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Utility scale solar power on the rise in rural Virginia


Southampton County mulls over approval of 1,200 acres of solar panels

Since August of 2015, there have been 19 applications submitted for the construction and operation of large, ground-mounted, solar panel arrays. Project areas range from 77 to 1,200 acres with electric power generation capacity of 6 to 100 megawatts (MW). These power production plants are often referred to as “solar farms” because they are typically sited in agricultural areas.

On July 14, VACo made a presentation to the Southampton Planning Commission as part of an “information gathering session” that included state officials and experts on solar power generation. This is because on August 11 the Planning Commission will hold a public hearing to consider recommending zoning approval (this includes a comprehensive plan amendment, rezoning, and special use permit) for 100 MW of solar panels on 1,200 acres of agriculturally zoned land near Boykins, VA. Should the Southampton Board of Supervisors ultimately approve this application, and it is constructed, it will be the largest solar power generating plant in Virginia. The applicant, Community Energy Partners, is currently constructing an 80 MW solar generating facility in Accomack County, the first of the 19 applications to receive approval from state regulators.

As part of the session, VACo staff explained recent changes in regulatory and tax incentives in Virginia that have made solar power generation more attractive to developers and investors. These include:

In 2009 the General Assembly passed a law to allow solar (and wind) power generation of 100 MW or less to bypass State Corporation Commission (SCC) approval. As part of the legislation, the Virginia Department of Environmental Quality (DEQ) was required to develop permit-by-rule (PBR) regulations to mitigate for any impacts to natural and historic resources. PBR went into effect in July of 2012. So long as any impacts are avoided and/or mitigated, and the locality allows for the use, then authorization to construct and operate is automatic.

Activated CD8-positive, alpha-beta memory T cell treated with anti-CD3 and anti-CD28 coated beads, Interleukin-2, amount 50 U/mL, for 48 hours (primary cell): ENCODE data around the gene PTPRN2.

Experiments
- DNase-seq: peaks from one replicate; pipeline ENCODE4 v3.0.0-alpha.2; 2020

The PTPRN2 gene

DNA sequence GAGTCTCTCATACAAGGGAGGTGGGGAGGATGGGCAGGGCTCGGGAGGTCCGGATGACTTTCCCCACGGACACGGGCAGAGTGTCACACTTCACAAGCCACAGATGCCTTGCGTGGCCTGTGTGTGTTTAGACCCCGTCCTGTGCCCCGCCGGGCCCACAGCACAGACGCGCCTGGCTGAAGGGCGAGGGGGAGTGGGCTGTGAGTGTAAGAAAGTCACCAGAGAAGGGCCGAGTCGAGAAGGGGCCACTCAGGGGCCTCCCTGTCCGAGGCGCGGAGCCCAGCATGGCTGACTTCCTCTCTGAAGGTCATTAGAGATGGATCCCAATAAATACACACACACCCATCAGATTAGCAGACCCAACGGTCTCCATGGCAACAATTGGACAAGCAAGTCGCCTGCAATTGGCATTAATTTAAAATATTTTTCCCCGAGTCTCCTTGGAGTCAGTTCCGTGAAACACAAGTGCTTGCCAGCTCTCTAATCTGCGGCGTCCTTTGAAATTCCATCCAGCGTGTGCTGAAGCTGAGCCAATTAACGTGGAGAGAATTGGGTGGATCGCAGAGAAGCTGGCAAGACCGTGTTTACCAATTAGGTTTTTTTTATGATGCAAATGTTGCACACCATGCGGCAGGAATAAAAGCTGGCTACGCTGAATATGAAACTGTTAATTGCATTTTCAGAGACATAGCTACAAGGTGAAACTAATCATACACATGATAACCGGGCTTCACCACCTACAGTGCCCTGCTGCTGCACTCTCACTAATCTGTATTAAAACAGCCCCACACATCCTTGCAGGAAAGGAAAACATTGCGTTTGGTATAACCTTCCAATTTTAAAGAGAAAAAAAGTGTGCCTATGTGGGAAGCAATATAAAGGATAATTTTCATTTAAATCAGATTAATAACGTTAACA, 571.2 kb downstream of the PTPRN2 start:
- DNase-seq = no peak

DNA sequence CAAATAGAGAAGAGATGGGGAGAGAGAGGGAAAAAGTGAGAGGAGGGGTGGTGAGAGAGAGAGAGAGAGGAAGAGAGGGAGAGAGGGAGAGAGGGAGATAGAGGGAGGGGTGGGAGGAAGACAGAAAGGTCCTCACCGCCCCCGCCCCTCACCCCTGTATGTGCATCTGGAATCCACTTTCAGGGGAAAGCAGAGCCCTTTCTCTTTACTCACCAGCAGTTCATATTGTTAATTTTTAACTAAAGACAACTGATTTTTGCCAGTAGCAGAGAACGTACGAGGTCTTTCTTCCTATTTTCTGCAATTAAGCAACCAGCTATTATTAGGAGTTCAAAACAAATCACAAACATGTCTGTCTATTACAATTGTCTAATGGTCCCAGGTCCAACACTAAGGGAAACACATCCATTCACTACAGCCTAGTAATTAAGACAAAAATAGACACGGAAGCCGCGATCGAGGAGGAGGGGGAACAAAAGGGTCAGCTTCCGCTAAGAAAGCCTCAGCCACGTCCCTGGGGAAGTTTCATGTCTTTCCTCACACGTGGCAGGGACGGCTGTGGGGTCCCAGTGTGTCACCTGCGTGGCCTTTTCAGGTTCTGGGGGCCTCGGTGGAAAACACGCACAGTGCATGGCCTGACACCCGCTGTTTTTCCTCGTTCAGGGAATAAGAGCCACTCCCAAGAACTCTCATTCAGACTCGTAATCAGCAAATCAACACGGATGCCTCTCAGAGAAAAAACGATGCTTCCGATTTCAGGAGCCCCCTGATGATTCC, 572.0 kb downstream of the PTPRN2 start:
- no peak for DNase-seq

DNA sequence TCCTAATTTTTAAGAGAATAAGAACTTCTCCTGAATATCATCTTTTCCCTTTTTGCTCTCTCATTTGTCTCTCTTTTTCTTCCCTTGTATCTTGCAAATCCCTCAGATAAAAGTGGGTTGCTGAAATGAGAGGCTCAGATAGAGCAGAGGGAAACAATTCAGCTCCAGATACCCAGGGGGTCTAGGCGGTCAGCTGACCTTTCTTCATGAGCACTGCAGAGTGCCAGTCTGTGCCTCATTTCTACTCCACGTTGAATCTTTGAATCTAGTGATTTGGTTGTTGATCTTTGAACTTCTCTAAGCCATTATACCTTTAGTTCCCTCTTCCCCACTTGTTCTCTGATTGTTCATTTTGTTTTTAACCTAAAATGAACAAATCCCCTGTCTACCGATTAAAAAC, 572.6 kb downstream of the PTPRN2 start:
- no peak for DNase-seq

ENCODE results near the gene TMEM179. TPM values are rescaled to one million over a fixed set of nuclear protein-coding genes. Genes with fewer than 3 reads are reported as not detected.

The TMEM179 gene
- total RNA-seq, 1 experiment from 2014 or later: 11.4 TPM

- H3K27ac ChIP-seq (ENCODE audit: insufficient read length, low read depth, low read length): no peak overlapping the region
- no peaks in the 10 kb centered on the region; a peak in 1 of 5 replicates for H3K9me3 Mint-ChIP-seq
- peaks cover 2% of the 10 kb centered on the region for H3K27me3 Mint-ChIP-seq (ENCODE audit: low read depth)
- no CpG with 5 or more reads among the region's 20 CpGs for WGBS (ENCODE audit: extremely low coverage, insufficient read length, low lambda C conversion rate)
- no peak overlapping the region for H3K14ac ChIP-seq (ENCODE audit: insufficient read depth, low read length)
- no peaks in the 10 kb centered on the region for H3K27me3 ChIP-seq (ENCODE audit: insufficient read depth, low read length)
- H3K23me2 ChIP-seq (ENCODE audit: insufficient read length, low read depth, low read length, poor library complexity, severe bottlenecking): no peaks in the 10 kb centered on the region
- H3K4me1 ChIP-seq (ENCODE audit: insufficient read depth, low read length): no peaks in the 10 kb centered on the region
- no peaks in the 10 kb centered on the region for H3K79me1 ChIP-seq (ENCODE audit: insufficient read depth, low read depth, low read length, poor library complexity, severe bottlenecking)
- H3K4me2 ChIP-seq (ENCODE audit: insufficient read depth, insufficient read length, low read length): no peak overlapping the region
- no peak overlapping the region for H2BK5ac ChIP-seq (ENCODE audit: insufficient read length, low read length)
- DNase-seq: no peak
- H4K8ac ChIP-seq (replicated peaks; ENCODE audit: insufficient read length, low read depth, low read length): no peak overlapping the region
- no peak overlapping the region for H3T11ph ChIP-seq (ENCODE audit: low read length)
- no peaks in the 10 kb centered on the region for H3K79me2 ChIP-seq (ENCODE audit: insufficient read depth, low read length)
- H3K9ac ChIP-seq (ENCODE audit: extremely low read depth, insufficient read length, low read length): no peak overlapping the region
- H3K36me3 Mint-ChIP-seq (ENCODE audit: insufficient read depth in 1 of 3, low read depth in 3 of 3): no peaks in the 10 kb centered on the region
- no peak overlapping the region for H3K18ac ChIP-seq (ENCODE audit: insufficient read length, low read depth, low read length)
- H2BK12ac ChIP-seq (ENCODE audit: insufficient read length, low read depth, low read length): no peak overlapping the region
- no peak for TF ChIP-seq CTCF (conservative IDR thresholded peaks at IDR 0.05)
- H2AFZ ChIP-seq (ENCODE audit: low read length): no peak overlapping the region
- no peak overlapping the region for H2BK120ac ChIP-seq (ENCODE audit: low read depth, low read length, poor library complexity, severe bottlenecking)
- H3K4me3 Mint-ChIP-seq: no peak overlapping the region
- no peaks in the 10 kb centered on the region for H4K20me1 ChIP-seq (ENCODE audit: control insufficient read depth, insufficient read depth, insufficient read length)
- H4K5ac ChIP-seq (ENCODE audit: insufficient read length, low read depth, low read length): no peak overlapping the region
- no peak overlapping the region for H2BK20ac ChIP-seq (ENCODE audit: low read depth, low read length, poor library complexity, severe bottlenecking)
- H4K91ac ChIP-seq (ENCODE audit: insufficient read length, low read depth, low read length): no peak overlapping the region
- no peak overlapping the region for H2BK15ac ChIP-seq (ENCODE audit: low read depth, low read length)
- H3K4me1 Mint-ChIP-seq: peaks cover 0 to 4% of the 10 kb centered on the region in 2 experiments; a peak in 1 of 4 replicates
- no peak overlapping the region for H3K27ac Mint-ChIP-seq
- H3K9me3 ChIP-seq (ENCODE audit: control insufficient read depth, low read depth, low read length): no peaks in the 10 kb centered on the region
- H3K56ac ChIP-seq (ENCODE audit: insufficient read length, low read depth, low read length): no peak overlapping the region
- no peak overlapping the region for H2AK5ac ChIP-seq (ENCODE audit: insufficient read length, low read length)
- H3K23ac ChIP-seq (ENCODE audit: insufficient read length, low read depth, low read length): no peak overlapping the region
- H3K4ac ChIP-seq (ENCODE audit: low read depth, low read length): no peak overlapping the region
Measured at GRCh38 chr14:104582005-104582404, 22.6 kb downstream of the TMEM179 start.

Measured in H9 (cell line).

In 2014 the General Assembly acted to fully exempt solar power generating plants with a capacity of 20 MW or less from the local machinery and tools (M&T) tax. Subsequently, in 2016 the legislature modified the M&T tax by lowering the threshold for full exemption to 5 MW or less, and granting an 80% exemption for anything greater than 5 MW.

Of course, an even greater incentive is the premium some corporations are willing to pay for a source of relatively clean, renewable energy. Even before DEQ granted approval of the Accomack solar farm, it was announced that internet retail giant Amazon agreed to purchase all the energy it will generate.

When reviewing land use applications (whether “by right” or through legislative approval) counties should take the following into consideration:

Determine compatibility with surrounding agricultural uses and consider updating the comprehensive plan to take into account where utility scale solar may fit;

When appropriate, include a requirement to return land to pre-existing conditions when the solar panels are no longer in use; and

Take into account that the M&T tax exemption does not apply to the underlying real estate. This has the potential to positively offset any loss in M&T tax revenue.

VACo Contact: Joe Lerch

(What is a megawatt? A megawatt is a standard unit of power generating capacity. In Virginia one megawatt of solar photovoltaic (PV) panels generates enough electricity to power approximately 100 homes.)

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